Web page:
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Arts & Culture
10:42 pm
Mon March 31, 2014

Osage Nation Leaders Help Explain St. Louis' Earliest Days

Wazhazhe (Osage), Shield, hide, feathers, cloth, metal and pigment, 18.5 x 44 inches, collection of Osage Tribal Museum
Erik Campos Sheldon Art Galleries

The Osage Nation made Pierre Laclede’s fur trading post a success from its start 250 years ago. This week that bi-cultural partnership, tragically rare in this continent’s history, is being celebrated with more than a dozen events.

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Humanities Festival
10:37 pm
Mon March 31, 2014

Reflection: Vintage Wine Of ‘The Grapes Of Wrath’ Remains Fresh And Piquant

Credit Wikipedia

From April 1-6, the 2014 Greater St. Louis Humanities Festival will explore “Migration and Mobility.” A series of programs will examine connections among migration, immigration and culture, locally and globally. Most events are free. For more information, visit the festival website.

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St. Louis on the Air
11:56 am
Mon March 31, 2014

Discussion: Muslim Women In The Islamic World

Mehnaz Afridi, assistant professor of religious studies at Manhattan College.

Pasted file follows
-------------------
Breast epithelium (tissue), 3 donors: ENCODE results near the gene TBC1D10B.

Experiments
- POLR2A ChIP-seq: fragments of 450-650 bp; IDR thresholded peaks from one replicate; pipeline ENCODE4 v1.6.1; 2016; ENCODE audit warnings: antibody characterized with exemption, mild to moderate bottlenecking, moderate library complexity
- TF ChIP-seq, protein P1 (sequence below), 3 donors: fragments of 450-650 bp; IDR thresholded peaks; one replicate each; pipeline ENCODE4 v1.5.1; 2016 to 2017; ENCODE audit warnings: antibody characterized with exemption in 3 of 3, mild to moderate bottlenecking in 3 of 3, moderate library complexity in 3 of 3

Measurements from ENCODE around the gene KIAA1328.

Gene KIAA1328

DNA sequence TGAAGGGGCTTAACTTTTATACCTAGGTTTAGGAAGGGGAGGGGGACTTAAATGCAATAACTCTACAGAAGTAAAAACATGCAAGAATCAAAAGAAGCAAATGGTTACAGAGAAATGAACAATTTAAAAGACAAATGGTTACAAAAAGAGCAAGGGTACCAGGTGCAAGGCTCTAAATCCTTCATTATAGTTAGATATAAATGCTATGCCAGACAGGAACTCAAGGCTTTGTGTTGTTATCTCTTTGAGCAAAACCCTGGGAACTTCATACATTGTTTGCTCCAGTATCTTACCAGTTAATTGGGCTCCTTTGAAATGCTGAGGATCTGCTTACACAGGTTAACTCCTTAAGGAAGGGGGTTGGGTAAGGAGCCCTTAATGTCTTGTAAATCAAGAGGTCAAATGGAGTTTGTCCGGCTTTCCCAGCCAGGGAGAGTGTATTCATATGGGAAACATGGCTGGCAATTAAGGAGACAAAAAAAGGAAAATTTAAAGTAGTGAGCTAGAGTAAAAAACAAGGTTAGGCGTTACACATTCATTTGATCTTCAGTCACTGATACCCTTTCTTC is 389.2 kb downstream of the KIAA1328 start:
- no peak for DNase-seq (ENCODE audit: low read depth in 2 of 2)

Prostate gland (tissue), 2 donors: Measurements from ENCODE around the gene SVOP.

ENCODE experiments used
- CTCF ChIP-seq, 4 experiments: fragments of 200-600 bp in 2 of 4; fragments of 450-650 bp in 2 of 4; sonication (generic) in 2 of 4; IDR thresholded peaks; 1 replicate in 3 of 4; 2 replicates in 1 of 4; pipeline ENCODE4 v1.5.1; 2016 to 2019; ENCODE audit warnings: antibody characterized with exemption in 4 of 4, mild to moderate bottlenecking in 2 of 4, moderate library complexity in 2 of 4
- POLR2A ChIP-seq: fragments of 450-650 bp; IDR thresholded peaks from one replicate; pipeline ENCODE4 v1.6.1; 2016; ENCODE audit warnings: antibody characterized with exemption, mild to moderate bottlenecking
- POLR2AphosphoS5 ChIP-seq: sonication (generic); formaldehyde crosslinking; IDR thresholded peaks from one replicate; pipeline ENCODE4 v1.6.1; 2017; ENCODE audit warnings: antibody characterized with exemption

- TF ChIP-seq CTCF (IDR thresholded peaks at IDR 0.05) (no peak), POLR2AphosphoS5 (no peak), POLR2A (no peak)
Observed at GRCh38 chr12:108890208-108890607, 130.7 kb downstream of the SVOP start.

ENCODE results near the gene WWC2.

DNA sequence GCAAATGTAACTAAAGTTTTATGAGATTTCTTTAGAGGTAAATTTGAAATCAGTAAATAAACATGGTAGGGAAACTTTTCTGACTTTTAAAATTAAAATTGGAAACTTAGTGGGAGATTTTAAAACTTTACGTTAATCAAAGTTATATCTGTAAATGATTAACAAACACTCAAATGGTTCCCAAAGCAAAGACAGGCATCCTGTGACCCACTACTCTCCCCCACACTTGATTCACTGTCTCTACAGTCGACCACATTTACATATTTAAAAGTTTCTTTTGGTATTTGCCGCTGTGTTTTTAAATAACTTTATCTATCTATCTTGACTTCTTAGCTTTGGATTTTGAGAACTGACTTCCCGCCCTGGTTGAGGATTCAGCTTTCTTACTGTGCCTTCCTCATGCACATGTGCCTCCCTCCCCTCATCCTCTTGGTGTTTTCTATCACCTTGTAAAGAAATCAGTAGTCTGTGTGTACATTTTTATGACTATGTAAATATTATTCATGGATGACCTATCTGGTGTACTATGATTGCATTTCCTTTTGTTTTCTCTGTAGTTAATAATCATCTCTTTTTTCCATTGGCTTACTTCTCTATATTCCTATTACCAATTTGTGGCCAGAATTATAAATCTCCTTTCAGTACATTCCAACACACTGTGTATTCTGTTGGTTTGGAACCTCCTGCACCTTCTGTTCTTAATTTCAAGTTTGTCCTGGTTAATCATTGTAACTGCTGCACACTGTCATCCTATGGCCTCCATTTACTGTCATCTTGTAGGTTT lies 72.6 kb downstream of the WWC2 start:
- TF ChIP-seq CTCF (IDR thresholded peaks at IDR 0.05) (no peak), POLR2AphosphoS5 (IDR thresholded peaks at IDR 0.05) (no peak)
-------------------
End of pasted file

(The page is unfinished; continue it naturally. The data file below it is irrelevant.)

Credit courtesy photo

In Western media, we hear reports that Muslim women are relegated to a second class, largely powerless status and are denied education, independence and employment. We hear stories of women brutalized and abused.  

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Gallery And More
10:54 pm
Sun March 30, 2014

New Luminary Takes Shape On Cherokee Street

James and Brea McAnally in the work in progress at the new Luminary Center for the Arts.
Credit Nora Ibrahim | St. Louis Public Radio Intern

In the heart of Cherokee Street, 2701 to be exact, The Luminary's new building is rapidly transforming.

The art gallery, incubator and performance venue (formerly the Luminary Center for the Arts) is moving from Reber Place into a 17,000 square-foot space that takes three different properties and melds the historic with the modern.

In only two weeks, a stage, office spaces and wall frames were erected. Over the next two weeks, the construction crew will install drywall and paint. And while its new location undergoes swift changes, The Luminary itself is rebranding.

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Environment
10:42 pm
Sun March 30, 2014

Commentary: Edgar Denison Left A Legacy In A Patch Of Blue-Eyed Mary

Collinsia verna, Blue-eyed Mary
Credit Provided by Scott Woodbuyr

Blue-eyed Mary is a Missouri wildflower that germinates in winter, enduring freeze and thaw before blooming in spring. Its bloom spans the month of April when Virginia bluebells, wild geranium and wild sweet William are each making colorful contributions to shady Missouri woodlands. In nature it grows along rivers in carpets where fall flooding carries away leaf litter, allowing seeds to germinate successfully.